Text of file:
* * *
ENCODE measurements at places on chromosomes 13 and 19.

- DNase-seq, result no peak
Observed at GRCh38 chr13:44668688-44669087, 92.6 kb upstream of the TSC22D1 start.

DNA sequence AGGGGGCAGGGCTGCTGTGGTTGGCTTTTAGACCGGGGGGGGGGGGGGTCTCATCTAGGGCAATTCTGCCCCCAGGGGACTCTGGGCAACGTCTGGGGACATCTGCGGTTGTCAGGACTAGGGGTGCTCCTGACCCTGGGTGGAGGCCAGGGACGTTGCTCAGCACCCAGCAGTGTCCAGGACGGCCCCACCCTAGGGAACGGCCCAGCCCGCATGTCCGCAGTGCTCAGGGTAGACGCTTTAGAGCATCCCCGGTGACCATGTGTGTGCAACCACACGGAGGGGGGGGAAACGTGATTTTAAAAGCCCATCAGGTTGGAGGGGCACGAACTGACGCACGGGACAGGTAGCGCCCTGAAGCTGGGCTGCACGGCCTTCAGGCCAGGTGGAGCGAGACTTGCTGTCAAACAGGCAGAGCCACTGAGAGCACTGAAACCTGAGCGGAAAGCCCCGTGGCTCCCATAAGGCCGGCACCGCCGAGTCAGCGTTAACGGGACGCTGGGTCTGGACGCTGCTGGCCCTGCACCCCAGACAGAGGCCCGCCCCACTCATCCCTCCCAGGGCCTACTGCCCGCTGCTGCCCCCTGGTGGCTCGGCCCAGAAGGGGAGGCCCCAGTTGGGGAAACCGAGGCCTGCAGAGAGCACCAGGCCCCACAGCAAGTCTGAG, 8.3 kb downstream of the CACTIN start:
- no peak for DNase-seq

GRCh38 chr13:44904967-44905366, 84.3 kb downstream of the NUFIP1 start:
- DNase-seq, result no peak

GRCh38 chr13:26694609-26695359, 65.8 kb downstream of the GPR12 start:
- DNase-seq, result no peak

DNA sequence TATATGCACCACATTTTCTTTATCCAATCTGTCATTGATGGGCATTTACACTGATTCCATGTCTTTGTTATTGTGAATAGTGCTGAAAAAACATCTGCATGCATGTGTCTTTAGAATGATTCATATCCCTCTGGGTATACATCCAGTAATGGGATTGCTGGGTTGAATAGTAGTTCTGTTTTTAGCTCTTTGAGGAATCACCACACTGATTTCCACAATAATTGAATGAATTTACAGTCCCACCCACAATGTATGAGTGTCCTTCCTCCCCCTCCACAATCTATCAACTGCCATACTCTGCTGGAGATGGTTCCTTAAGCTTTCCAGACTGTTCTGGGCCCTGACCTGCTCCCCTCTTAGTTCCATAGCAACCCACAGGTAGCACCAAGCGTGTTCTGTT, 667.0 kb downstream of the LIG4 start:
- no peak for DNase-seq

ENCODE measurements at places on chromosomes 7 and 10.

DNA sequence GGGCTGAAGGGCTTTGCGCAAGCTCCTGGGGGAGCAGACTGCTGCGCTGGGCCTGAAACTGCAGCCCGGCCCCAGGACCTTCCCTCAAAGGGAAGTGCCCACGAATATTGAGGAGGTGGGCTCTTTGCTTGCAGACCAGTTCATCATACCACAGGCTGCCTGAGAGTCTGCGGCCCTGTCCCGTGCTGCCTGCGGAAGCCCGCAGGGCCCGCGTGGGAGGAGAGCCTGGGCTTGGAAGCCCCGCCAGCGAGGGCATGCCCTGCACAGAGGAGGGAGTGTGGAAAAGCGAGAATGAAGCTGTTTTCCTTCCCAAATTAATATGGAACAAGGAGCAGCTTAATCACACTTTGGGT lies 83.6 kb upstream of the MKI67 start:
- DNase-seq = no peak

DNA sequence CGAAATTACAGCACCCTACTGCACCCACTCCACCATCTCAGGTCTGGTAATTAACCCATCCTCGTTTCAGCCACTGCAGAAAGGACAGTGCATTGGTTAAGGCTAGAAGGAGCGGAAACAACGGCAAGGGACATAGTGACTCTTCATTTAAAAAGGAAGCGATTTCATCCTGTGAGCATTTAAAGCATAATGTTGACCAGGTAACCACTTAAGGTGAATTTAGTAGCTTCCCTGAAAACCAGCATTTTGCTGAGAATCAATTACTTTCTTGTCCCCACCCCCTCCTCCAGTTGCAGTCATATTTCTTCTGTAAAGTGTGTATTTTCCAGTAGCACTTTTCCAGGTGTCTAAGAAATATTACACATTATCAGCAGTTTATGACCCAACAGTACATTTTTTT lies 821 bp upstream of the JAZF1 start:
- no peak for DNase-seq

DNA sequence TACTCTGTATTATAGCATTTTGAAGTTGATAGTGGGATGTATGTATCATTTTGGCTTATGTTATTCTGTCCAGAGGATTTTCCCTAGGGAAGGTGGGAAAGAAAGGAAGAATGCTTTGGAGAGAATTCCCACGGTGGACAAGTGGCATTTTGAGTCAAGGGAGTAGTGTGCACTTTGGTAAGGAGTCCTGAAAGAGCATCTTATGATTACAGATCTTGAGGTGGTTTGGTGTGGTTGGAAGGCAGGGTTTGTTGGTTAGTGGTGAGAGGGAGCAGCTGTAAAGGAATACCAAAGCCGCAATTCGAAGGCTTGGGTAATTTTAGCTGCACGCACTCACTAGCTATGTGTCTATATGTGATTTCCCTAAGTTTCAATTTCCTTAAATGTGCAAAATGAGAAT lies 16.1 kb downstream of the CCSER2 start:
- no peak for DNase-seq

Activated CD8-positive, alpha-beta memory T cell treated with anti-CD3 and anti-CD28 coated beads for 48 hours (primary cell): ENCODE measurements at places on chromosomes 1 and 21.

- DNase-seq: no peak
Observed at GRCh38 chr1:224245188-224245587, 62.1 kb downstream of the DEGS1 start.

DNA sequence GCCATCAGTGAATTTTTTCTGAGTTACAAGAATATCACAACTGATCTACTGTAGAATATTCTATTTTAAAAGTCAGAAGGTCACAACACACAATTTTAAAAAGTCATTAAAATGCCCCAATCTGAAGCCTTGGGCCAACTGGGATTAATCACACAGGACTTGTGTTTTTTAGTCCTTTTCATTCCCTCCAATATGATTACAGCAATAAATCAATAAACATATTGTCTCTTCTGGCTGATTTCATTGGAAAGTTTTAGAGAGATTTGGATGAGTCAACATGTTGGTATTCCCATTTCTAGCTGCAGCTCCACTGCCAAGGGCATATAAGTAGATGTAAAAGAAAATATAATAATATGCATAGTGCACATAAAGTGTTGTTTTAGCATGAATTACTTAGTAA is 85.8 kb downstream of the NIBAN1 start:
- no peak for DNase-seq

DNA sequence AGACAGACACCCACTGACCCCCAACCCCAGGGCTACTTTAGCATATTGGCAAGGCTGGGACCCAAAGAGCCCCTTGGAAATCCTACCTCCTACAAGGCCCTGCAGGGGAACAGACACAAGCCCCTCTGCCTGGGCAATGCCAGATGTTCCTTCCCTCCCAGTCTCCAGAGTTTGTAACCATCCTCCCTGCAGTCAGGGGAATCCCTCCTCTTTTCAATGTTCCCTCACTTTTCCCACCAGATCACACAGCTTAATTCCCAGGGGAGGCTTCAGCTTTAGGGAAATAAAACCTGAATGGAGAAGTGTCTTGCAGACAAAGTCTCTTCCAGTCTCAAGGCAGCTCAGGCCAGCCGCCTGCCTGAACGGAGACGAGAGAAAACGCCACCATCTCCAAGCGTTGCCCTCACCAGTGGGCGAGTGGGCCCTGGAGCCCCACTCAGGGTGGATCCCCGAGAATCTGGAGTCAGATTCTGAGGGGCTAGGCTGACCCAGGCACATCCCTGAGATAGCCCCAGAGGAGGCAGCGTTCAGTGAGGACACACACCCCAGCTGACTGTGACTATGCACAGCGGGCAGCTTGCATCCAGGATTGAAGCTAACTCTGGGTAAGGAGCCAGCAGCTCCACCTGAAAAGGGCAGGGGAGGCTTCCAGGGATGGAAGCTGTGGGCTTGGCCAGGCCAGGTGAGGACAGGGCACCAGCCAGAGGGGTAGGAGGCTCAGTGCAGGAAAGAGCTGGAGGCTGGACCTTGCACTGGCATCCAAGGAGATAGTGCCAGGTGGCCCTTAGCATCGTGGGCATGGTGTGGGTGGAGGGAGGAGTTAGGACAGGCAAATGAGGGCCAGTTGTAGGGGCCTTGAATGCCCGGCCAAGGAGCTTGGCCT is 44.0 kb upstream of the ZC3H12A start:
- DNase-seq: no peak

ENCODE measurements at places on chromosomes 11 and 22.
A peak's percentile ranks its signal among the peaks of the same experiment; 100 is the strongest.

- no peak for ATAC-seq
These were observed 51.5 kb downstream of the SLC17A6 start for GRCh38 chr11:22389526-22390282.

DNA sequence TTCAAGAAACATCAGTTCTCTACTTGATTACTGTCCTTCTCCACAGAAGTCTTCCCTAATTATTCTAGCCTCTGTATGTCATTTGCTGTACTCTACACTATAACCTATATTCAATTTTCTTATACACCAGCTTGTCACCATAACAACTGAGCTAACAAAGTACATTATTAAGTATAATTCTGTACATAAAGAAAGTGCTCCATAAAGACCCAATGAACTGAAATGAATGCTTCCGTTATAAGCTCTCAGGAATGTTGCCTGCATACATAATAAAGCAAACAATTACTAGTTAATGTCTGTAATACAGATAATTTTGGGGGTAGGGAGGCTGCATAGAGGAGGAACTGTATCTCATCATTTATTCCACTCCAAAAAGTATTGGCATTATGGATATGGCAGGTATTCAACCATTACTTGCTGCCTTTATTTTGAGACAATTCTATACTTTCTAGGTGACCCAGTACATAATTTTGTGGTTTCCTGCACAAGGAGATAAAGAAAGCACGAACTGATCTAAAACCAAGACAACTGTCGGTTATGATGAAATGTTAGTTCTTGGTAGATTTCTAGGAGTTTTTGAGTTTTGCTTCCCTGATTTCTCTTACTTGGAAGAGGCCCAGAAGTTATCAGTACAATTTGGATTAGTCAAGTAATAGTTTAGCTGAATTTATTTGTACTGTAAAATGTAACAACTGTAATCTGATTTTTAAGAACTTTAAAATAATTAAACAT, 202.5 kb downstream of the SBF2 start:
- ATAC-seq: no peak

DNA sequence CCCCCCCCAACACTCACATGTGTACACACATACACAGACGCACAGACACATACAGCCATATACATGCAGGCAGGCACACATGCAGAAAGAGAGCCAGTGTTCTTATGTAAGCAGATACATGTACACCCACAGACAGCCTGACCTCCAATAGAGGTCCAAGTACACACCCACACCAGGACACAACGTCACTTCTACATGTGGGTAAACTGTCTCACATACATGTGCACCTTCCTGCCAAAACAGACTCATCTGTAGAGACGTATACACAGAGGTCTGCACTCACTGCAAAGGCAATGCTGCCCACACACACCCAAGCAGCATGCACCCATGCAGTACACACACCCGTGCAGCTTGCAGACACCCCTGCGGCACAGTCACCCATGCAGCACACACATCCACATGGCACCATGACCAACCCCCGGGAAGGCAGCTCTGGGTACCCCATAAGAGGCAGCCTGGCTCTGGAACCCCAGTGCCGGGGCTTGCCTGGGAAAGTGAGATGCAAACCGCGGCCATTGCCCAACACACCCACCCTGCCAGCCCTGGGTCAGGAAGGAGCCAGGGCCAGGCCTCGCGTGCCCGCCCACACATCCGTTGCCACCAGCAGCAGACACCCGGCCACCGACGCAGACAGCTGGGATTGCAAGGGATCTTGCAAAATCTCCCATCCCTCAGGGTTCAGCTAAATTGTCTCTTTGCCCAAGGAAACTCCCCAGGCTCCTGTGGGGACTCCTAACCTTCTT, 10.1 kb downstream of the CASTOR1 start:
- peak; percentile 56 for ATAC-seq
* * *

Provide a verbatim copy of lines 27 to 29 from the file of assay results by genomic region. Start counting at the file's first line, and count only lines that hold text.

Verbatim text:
A peak's percentile ranks its signal among the peaks of the same experiment; 100 is the strongest.

- no peak for ATAC-seq
These were observed 51.5 kb downstream of the SLC17A6 start for GRCh38 chr11:22389526-22390282.